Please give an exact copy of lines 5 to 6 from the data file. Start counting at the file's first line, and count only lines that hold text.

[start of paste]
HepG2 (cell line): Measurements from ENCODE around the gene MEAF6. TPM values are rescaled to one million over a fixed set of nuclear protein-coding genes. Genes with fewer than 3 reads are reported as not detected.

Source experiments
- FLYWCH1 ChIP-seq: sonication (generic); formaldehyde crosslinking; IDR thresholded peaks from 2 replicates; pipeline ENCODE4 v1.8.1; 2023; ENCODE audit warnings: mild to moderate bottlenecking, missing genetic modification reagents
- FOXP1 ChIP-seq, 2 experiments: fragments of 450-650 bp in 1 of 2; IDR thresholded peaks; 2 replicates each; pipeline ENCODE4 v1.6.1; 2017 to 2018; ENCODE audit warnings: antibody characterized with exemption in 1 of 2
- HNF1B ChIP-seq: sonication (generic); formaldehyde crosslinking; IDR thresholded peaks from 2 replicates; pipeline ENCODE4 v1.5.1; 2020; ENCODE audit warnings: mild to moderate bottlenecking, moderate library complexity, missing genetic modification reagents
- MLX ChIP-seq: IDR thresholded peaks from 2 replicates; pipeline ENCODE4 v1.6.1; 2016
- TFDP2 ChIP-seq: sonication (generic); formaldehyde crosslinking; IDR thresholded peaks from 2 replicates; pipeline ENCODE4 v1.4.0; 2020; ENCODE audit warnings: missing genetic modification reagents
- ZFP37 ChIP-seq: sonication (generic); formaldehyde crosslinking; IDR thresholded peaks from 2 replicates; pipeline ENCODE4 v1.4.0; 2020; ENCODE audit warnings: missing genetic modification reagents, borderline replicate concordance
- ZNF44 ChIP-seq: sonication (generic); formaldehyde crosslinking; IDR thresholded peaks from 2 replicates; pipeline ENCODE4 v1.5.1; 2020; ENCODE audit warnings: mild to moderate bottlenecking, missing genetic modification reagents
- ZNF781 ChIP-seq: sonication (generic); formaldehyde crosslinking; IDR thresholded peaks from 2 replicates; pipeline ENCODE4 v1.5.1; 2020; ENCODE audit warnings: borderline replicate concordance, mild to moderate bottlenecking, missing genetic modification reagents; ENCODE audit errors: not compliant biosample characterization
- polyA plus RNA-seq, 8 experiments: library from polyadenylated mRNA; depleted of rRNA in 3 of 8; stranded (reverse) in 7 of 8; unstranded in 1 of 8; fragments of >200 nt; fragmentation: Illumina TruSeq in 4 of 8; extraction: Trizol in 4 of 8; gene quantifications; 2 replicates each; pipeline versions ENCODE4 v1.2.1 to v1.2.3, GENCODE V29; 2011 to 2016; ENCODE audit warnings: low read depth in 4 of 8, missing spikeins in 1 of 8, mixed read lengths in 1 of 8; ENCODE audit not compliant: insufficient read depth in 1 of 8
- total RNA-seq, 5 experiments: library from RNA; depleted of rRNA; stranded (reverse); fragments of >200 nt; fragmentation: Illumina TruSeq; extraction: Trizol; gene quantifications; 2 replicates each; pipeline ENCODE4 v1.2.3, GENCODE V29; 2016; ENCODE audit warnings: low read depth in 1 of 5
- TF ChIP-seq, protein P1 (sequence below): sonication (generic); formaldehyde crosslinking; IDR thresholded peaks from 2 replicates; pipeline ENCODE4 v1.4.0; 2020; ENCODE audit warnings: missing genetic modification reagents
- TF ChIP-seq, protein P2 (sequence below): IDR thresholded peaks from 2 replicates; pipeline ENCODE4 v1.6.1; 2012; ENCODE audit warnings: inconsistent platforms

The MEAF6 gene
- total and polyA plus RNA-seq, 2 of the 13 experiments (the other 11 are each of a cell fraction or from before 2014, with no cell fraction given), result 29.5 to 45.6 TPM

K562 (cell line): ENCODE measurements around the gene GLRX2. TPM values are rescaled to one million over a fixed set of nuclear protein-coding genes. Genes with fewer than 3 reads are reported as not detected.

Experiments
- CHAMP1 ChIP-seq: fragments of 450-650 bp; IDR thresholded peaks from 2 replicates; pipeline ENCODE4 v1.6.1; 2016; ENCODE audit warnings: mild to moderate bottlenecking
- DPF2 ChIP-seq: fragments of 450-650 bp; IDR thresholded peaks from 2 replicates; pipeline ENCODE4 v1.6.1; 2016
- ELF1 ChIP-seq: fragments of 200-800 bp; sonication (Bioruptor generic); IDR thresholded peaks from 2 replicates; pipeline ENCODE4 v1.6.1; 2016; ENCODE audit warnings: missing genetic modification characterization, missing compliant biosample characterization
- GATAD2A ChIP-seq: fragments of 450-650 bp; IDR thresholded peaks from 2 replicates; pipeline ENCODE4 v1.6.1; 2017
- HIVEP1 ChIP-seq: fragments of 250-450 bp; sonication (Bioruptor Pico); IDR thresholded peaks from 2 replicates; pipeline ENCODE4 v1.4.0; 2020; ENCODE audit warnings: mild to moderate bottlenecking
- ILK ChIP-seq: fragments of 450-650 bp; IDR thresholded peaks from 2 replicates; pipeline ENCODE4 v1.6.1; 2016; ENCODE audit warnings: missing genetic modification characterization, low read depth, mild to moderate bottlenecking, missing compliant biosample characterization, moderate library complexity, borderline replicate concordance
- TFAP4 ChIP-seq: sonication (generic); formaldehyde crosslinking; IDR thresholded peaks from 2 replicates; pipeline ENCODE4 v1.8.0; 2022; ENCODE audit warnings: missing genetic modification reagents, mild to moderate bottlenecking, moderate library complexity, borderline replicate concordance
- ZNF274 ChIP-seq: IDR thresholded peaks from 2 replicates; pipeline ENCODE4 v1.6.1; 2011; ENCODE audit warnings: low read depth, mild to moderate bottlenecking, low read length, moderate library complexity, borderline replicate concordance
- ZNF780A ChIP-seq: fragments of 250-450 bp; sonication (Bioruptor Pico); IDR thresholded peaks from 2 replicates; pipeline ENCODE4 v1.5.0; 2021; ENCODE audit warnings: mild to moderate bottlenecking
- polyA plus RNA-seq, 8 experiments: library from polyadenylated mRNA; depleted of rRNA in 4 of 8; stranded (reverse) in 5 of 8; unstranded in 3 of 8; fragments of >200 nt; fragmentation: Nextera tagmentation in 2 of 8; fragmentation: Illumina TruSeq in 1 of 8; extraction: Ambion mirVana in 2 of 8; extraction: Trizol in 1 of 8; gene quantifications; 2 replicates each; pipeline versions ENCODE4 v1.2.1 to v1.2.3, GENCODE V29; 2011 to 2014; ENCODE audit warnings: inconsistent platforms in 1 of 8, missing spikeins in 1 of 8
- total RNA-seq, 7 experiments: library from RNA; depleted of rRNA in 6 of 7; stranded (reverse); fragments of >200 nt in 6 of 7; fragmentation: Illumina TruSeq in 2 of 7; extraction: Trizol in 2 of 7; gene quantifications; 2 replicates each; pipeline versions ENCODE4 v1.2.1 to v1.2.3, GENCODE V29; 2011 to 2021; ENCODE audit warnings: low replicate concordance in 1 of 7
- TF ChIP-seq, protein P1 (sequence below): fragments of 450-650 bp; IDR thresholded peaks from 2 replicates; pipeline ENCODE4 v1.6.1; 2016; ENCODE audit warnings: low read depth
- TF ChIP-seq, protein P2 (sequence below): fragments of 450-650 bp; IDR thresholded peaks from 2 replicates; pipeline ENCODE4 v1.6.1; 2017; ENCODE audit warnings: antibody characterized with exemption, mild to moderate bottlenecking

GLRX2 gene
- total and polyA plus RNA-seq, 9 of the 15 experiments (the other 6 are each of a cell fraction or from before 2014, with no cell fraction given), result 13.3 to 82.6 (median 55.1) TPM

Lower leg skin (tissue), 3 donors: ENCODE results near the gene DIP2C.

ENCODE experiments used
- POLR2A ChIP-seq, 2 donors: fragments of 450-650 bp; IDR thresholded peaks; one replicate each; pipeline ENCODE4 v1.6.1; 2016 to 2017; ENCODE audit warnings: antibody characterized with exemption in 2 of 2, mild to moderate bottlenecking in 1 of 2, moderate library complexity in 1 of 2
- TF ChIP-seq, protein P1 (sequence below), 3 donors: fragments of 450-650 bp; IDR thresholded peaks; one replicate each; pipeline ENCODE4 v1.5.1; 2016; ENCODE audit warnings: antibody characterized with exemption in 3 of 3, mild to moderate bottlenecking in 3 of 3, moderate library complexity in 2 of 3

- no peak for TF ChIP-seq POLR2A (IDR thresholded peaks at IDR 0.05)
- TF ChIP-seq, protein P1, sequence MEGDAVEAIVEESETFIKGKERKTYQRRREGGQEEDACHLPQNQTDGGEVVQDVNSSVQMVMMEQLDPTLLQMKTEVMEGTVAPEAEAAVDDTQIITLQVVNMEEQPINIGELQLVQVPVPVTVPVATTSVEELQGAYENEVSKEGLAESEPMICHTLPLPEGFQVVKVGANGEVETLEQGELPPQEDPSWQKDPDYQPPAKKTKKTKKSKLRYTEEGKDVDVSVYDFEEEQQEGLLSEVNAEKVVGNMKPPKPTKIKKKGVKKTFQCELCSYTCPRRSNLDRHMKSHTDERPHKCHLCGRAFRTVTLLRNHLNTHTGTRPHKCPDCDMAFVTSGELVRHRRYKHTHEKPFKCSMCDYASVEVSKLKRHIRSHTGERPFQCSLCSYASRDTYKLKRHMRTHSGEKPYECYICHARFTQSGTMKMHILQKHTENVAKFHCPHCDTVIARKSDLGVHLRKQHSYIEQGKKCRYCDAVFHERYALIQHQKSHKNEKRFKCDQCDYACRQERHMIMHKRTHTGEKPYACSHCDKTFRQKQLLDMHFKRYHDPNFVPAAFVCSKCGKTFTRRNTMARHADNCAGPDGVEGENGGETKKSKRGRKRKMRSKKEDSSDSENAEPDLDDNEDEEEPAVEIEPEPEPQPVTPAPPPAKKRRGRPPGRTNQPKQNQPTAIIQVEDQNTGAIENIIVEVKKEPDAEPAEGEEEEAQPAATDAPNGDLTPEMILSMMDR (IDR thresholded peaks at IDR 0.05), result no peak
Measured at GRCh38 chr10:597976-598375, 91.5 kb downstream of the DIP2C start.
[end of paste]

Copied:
- HNF1B ChIP-seq: sonication (generic); formaldehyde crosslinking; IDR thresholded peaks from 2 replicates; pipeline ENCODE4 v1.5.1; 2020; ENCODE audit warnings: mild to moderate bottlenecking, moderate library complexity, missing genetic modification reagents
- MLX ChIP-seq: IDR thresholded peaks from 2 replicates; pipeline ENCODE4 v1.6.1; 2016